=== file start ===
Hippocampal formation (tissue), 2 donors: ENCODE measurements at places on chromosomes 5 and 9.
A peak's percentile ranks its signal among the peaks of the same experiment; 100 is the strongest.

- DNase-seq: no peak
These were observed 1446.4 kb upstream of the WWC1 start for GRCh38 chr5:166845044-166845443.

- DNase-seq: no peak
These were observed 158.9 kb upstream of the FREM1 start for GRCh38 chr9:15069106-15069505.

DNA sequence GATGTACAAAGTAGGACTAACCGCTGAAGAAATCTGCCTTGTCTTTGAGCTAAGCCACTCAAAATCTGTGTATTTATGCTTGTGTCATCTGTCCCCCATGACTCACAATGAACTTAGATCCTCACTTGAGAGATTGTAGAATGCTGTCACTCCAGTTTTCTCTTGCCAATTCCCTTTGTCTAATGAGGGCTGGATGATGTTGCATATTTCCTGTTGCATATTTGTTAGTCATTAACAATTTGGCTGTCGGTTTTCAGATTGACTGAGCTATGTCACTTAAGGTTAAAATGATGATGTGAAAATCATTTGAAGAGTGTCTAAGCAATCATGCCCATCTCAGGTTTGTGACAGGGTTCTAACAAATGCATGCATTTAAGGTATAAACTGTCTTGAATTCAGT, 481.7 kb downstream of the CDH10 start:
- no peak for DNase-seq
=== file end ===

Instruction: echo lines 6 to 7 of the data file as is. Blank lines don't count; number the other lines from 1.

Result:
These were observed 158.9 kb upstream of the FREM1 start for GRCh38 chr9:15069106-15069505.

DNA sequence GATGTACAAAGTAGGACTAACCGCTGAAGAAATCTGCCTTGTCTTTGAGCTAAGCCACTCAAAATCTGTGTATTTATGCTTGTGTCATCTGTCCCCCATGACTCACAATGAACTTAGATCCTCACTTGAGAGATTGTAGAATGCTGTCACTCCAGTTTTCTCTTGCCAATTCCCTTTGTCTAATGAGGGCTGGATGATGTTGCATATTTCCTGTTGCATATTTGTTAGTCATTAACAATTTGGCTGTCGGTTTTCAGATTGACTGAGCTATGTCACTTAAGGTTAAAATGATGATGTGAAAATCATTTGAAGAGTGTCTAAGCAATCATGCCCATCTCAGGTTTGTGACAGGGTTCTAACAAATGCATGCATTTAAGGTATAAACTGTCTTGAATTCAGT, 481.7 kb downstream of the CDH10 start: